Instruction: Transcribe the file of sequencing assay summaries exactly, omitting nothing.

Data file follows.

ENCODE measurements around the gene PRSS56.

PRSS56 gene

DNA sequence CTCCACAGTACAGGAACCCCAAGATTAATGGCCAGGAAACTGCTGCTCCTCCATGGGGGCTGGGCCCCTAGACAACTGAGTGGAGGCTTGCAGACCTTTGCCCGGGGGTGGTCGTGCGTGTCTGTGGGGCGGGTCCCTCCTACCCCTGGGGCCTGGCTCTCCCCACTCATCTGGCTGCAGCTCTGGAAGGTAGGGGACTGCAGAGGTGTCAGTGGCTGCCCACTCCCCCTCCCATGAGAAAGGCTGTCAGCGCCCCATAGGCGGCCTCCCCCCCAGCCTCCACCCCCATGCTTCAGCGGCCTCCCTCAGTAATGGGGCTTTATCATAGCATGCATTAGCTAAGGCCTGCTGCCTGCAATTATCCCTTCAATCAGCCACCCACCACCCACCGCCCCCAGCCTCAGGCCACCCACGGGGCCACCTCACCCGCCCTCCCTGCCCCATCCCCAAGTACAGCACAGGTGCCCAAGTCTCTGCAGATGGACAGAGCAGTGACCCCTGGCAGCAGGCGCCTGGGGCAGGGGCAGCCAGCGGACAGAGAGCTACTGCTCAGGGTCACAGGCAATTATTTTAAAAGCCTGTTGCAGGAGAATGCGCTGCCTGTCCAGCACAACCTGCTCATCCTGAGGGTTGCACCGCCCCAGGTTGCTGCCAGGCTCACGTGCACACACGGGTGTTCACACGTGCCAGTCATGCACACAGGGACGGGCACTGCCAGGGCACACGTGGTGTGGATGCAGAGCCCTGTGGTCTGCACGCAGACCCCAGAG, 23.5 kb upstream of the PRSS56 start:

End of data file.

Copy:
ENCODE measurements around the gene PRSS56.

PRSS56 gene

DNA sequence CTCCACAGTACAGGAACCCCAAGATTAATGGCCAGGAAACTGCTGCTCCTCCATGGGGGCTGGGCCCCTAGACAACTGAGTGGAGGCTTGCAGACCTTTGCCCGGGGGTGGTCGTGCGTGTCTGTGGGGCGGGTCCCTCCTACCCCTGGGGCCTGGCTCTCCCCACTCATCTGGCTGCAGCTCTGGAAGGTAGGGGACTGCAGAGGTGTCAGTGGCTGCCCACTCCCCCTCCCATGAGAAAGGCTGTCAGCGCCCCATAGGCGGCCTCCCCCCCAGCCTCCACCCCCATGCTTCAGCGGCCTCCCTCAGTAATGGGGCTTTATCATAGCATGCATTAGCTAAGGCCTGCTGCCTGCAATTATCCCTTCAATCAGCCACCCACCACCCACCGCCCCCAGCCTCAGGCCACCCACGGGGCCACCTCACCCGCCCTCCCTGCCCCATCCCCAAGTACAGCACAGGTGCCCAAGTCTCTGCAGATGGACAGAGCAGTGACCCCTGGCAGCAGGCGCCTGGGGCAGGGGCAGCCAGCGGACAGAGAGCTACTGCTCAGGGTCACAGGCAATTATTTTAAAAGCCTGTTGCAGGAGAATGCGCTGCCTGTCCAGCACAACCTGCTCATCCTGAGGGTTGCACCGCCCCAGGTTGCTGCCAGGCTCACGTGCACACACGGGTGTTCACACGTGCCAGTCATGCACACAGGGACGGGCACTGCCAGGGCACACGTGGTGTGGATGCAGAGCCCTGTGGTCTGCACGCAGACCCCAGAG, 23.5 kb upstream of the PRSS56 start: